“The industry, itself, evolved to a point where it was no longer efficient to distribute wholesale produce in the city center,” Rubinstein said. “At that point, we began discussing a future where we sell that property, get it back on the tax rolls and get somebody to essentially convert the structure — which is, essentially, a covered platform with no utilities, air conditioning or anything like that.”
Officials secured a deal with Buncher Co. for a three-way real estate swap. The Produce Terminal and URA-owned property near the 62nd Street Bridge would go to Buncher, and the company would turn over a large warehouse it owned at 42nd Street in Lawrenceville to the URA.
Pittsburgh wanted the Buncher warehouse to remove semi-trucks from Lawrenceville’s streets and provide riverfront access in the neighborhood, Rubinstein said.
Buncher intended to demolish a large portion of the Produce Terminal for access from Smallman Street to its holdings along the Allegheny River.
Buncher’s plans were delayed by a lawsuit filed by the Allegheny Valley Railroad, which claimed ownership of a rail easement outside the building, and by a historic designation that prevented demolition of the building. Former Councilman Patrick Dowd of Highland Park, who represented the Strip, said he held up a vote on a multi-million dollar tax abatement plan for months because the Buncher plans provided no public access to the river.
“I wanted Buncher to give right of ways on the riverside greater that what they proposed doing. I wanted a larger riverfront piece,” he said.
Peduto, who took office as mayor in 2014, called for a halt of all projects held over from the previous administration of Mayor Luke Ravenstahl and sought a new agreement for the Produce Terminal. The URA eventually paid Buncher $675,000 to take control of the building, Rubinstein said.
Rubinstein and the URA started over. They sought new proposals, and after more than a year of evolving development scenarios, plan iterations and reviews, the URA approved exclusive negotiating rights with McCaffery in 2014.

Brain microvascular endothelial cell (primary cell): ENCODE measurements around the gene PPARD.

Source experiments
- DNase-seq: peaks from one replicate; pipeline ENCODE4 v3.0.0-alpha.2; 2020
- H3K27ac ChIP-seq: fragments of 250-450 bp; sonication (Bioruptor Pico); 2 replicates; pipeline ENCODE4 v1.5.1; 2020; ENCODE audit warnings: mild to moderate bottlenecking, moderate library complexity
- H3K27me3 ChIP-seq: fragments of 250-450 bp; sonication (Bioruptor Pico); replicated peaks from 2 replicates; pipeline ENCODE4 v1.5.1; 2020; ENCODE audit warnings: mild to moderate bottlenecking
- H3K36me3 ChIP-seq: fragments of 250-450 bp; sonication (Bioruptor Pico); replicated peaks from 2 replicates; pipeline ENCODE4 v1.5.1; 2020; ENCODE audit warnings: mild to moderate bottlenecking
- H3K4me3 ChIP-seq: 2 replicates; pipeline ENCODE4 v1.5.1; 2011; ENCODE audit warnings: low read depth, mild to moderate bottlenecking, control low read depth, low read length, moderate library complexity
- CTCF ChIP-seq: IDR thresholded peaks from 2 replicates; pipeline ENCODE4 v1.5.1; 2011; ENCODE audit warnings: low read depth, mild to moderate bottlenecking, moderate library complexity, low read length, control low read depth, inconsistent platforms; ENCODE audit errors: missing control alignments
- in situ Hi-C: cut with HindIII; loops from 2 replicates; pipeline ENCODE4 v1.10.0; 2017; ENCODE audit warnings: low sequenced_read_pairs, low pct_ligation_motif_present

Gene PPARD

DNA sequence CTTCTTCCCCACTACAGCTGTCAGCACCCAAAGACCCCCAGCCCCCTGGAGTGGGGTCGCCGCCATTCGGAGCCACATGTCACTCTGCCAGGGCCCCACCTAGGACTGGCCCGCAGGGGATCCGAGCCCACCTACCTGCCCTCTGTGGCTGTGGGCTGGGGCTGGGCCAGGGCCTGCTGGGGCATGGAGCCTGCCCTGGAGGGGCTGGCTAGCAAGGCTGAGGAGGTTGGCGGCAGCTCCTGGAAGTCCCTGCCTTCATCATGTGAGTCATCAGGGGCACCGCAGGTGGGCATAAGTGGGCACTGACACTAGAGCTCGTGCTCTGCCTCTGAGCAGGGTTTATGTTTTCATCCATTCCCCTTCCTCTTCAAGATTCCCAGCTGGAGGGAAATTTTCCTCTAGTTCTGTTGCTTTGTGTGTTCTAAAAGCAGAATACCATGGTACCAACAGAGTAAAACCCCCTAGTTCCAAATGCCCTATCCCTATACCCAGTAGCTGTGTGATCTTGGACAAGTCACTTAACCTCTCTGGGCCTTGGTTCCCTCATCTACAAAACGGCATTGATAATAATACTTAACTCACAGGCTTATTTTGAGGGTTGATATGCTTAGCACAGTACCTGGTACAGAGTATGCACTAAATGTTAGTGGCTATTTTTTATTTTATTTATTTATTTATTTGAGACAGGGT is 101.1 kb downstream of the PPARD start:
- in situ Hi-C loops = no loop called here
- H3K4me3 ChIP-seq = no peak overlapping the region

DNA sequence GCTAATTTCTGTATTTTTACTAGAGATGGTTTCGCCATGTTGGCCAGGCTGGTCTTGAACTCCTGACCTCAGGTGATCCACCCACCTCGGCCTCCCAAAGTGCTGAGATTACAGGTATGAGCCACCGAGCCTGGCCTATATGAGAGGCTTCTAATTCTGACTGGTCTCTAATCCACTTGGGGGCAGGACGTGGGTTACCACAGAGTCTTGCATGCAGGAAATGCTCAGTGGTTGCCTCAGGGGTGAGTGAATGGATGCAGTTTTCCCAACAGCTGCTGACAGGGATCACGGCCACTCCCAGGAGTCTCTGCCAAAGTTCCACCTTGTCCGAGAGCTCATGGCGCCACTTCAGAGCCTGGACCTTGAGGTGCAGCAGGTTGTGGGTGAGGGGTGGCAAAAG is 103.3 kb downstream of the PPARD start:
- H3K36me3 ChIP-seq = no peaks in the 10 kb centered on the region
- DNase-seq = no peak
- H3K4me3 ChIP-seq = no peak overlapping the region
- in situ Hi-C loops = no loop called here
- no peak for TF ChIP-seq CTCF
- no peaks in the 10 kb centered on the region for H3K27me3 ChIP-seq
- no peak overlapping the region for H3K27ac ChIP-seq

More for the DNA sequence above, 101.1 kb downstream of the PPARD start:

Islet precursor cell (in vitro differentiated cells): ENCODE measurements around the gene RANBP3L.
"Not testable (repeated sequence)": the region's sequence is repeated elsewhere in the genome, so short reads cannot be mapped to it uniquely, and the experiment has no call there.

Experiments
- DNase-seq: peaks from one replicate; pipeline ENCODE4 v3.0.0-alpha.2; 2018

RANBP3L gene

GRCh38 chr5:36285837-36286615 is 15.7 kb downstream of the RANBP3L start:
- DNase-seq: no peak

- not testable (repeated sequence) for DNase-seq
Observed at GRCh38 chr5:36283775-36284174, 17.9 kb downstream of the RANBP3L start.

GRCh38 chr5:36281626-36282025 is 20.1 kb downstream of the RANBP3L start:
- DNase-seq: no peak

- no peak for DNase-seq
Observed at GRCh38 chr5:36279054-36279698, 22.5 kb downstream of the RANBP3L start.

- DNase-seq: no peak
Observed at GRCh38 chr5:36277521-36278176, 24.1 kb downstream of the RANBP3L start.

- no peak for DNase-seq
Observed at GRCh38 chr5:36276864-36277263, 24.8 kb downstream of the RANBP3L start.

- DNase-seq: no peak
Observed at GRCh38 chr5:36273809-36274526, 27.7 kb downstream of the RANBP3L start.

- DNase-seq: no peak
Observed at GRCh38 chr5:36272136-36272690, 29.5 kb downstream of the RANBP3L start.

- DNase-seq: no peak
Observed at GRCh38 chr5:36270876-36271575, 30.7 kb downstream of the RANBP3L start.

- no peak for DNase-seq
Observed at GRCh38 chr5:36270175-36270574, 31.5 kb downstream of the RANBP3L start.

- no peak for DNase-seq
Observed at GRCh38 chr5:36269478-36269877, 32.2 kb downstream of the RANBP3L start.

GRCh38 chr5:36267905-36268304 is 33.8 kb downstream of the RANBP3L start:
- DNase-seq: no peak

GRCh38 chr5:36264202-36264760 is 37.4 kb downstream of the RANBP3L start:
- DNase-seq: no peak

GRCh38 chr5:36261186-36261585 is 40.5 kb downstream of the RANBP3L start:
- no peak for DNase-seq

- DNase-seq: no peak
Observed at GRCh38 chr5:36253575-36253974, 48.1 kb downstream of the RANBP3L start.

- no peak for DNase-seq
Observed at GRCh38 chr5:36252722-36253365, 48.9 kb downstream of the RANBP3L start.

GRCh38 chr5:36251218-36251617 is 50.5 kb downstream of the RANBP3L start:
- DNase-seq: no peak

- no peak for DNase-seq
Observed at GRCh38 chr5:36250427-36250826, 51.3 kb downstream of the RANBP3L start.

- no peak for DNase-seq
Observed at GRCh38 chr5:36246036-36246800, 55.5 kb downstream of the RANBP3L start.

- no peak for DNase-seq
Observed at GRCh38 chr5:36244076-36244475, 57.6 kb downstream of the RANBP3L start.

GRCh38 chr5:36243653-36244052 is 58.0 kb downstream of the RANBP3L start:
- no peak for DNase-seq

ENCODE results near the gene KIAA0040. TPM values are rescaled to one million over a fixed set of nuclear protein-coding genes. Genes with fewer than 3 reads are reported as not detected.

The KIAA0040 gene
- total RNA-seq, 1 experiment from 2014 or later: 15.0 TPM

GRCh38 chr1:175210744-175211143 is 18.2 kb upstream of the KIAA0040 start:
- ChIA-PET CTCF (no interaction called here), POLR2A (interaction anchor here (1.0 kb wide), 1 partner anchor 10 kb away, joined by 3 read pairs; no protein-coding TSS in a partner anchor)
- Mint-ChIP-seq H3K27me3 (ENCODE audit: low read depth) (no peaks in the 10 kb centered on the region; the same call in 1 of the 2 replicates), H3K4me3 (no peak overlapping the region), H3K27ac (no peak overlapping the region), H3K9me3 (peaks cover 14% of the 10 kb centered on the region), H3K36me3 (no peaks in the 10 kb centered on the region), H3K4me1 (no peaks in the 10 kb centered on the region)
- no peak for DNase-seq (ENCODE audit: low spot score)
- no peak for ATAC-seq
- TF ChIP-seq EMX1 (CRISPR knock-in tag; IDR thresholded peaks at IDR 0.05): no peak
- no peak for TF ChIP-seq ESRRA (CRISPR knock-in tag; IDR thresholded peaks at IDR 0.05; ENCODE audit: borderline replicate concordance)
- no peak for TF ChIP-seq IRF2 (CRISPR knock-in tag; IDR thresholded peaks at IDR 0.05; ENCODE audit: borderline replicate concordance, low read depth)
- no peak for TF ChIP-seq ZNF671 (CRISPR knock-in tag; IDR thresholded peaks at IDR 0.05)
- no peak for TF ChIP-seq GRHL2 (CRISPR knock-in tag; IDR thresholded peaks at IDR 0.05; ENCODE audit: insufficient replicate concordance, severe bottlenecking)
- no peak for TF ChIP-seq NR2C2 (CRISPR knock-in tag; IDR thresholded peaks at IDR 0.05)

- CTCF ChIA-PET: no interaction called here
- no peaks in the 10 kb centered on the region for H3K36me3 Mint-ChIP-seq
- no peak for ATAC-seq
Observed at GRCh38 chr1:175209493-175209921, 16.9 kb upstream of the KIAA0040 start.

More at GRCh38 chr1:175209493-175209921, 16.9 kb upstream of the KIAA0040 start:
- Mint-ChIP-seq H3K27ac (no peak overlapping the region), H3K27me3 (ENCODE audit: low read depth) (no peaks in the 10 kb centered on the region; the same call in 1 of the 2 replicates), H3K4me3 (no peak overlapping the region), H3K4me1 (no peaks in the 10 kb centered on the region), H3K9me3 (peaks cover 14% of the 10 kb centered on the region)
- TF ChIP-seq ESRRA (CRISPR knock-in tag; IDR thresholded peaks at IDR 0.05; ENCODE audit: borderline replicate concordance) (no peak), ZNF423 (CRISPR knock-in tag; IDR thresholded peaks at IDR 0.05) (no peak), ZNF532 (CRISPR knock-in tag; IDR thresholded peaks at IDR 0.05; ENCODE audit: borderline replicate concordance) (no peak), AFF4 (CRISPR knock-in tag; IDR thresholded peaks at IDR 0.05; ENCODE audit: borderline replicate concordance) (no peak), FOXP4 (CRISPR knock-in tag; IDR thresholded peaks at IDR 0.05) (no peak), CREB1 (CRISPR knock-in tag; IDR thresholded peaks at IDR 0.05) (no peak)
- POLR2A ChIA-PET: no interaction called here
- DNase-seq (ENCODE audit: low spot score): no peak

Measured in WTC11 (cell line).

McCaffery plans to spend $50 million redeveloping the Produce Terminal. The firm expects to spend about the same on the warehouse at 1600 Smallman St., bringing the project total to about $100 million. Pittsburgh is poised to spend $23 million improving Smallman Street.
The warehouse will have space for shops on the first floor and offices on the upper floors, the firm said. The plans call for more than 200 parking spaces in the basement and a new parking garage near the Veterans Bridge.
The Produce Terminal will return to its roots as a food haven with a market at on the 16th Street end. There will be about 40,000 square-feet of space for local and regional businesses, according to the plans. Three walkways at 17th, 18th and 20th streets will cut through the building. Two of them, at 17th and 18th, will give people access to the river.
People can park in 277 spaces at the rear of the building, the firm has said.
Rubinstein said he envisions a building with restaurants and retailers catering to the Strip District’s growing residential neighborhood and other businesses setting up shop in nearby locations. The Strip needs it. It’s the fastest growing neighborhood in the city, Rubinstein said.
“The reality is: the Strip District is now a neighborhood,” Rubinstein said. “Thousands of new residents are coming in. Those new residents will need places to shop.”